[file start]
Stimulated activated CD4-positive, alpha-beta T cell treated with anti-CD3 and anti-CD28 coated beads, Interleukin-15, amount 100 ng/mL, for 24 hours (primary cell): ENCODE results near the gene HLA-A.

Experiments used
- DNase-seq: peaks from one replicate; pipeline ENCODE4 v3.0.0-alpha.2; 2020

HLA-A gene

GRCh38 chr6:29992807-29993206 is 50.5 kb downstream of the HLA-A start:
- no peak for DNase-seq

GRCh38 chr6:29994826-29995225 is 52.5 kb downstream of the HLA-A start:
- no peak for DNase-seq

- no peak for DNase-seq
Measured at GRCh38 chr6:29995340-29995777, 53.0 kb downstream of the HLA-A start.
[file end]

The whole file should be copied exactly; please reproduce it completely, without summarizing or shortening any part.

Stimulated activated CD4-positive, alpha-beta T cell treated with anti-CD3 and anti-CD28 coated beads, Interleukin-15, amount 100 ng/mL, for 24 hours (primary cell): ENCODE results near the gene HLA-A.

Experiments used
- DNase-seq: peaks from one replicate; pipeline ENCODE4 v3.0.0-alpha.2; 2020

HLA-A gene

GRCh38 chr6:29992807-29993206 is 50.5 kb downstream of the HLA-A start:
- no peak for DNase-seq

GRCh38 chr6:29994826-29995225 is 52.5 kb downstream of the HLA-A start:
- no peak for DNase-seq

- no peak for DNase-seq
Measured at GRCh38 chr6:29995340-29995777, 53.0 kb downstream of the HLA-A start.